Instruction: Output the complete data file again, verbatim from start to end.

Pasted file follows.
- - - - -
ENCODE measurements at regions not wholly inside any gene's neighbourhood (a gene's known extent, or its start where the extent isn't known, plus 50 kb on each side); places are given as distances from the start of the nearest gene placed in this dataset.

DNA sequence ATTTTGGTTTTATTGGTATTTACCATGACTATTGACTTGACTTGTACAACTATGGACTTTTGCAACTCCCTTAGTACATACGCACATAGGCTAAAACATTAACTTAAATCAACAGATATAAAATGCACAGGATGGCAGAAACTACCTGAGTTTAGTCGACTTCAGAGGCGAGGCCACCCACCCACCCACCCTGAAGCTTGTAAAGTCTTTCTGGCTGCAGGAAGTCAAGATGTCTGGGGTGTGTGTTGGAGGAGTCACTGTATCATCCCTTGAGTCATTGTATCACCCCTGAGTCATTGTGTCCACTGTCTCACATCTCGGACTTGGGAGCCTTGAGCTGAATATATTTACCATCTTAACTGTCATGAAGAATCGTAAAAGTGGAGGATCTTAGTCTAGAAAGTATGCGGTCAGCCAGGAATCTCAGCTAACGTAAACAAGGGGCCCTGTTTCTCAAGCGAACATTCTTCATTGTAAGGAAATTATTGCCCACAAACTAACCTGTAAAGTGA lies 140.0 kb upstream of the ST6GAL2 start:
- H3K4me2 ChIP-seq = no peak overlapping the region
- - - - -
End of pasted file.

ENCODE measurements at regions not wholly inside any gene's neighbourhood (a gene's known extent, or its start where the extent isn't known, plus 50 kb on each side); places are given as distances from the start of the nearest gene placed in this dataset.

DNA sequence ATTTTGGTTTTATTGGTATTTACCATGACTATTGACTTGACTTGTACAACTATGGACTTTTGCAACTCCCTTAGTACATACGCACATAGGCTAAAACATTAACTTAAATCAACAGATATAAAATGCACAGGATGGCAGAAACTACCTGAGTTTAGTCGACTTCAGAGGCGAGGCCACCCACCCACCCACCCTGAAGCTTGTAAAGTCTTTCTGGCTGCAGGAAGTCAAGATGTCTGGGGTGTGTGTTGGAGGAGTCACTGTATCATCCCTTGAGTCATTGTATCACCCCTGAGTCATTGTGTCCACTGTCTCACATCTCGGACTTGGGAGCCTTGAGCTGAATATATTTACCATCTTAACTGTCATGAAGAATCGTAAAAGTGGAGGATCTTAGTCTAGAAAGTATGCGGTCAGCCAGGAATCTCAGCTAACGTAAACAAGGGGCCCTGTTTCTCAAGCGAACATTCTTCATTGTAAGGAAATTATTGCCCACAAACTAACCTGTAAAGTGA lies 140.0 kb upstream of the ST6GAL2 start:
- H3K4me2 ChIP-seq = no peak overlapping the region